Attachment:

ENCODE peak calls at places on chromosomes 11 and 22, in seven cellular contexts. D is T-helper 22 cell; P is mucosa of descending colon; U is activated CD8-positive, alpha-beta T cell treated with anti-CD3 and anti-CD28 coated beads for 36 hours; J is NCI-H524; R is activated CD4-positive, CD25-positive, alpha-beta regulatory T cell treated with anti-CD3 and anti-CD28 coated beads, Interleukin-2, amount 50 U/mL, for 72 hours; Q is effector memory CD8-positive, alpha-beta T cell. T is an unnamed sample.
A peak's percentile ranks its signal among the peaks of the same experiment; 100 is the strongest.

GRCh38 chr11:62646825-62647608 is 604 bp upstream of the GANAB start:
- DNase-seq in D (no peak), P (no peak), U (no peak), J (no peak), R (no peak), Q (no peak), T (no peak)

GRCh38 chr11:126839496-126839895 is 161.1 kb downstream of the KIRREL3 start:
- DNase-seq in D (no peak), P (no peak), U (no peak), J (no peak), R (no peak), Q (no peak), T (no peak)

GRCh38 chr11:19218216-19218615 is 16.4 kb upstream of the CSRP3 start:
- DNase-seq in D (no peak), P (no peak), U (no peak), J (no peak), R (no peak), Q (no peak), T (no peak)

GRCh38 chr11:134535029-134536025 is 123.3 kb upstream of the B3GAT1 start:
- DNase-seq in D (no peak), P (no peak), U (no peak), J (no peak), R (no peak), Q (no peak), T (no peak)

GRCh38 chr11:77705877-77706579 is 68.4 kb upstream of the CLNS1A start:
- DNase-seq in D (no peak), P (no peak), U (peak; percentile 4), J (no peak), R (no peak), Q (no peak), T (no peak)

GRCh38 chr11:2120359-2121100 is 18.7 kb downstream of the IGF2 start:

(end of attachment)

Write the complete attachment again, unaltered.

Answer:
ENCODE peak calls at places on chromosomes 11 and 22, in seven cellular contexts. D is T-helper 22 cell; P is mucosa of descending colon; U is activated CD8-positive, alpha-beta T cell treated with anti-CD3 and anti-CD28 coated beads for 36 hours; J is NCI-H524; R is activated CD4-positive, CD25-positive, alpha-beta regulatory T cell treated with anti-CD3 and anti-CD28 coated beads, Interleukin-2, amount 50 U/mL, for 72 hours; Q is effector memory CD8-positive, alpha-beta T cell. T is an unnamed sample.
A peak's percentile ranks its signal among the peaks of the same experiment; 100 is the strongest.

GRCh38 chr11:62646825-62647608 is 604 bp upstream of the GANAB start:
- DNase-seq in D (no peak), P (no peak), U (no peak), J (no peak), R (no peak), Q (no peak), T (no peak)

GRCh38 chr11:126839496-126839895 is 161.1 kb downstream of the KIRREL3 start:
- DNase-seq in D (no peak), P (no peak), U (no peak), J (no peak), R (no peak), Q (no peak), T (no peak)

GRCh38 chr11:19218216-19218615 is 16.4 kb upstream of the CSRP3 start:
- DNase-seq in D (no peak), P (no peak), U (no peak), J (no peak), R (no peak), Q (no peak), T (no peak)

GRCh38 chr11:134535029-134536025 is 123.3 kb upstream of the B3GAT1 start:
- DNase-seq in D (no peak), P (no peak), U (no peak), J (no peak), R (no peak), Q (no peak), T (no peak)

GRCh38 chr11:77705877-77706579 is 68.4 kb upstream of the CLNS1A start:
- DNase-seq in D (no peak), P (no peak), U (peak; percentile 4), J (no peak), R (no peak), Q (no peak), T (no peak)

GRCh38 chr11:2120359-2121100 is 18.7 kb downstream of the IGF2 start: